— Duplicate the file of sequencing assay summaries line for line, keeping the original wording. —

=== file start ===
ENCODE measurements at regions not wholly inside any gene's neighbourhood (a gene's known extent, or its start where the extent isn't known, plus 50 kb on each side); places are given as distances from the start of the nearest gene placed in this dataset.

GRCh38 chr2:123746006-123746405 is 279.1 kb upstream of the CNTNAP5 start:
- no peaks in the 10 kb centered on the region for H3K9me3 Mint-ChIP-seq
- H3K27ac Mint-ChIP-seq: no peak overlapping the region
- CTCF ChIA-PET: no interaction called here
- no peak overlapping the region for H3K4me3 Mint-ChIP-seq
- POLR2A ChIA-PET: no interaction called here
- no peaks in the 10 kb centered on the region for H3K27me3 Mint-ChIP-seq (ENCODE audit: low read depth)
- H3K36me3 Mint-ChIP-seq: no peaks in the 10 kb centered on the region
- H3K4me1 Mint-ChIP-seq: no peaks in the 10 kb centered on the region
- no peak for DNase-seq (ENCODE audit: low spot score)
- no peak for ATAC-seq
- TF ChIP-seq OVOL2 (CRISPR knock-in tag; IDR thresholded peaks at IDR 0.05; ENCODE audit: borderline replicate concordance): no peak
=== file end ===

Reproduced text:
ENCODE measurements at regions not wholly inside any gene's neighbourhood (a gene's known extent, or its start where the extent isn't known, plus 50 kb on each side); places are given as distances from the start of the nearest gene placed in this dataset.

GRCh38 chr2:123746006-123746405 is 279.1 kb upstream of the CNTNAP5 start:
- no peaks in the 10 kb centered on the region for H3K9me3 Mint-ChIP-seq
- H3K27ac Mint-ChIP-seq: no peak overlapping the region
- CTCF ChIA-PET: no interaction called here
- no peak overlapping the region for H3K4me3 Mint-ChIP-seq
- POLR2A ChIA-PET: no interaction called here
- no peaks in the 10 kb centered on the region for H3K27me3 Mint-ChIP-seq (ENCODE audit: low read depth)
- H3K36me3 Mint-ChIP-seq: no peaks in the 10 kb centered on the region
- H3K4me1 Mint-ChIP-seq: no peaks in the 10 kb centered on the region
- no peak for DNase-seq (ENCODE audit: low spot score)
- no peak for ATAC-seq
- TF ChIP-seq OVOL2 (CRISPR knock-in tag; IDR thresholded peaks at IDR 0.05; ENCODE audit: borderline replicate concordance): no peak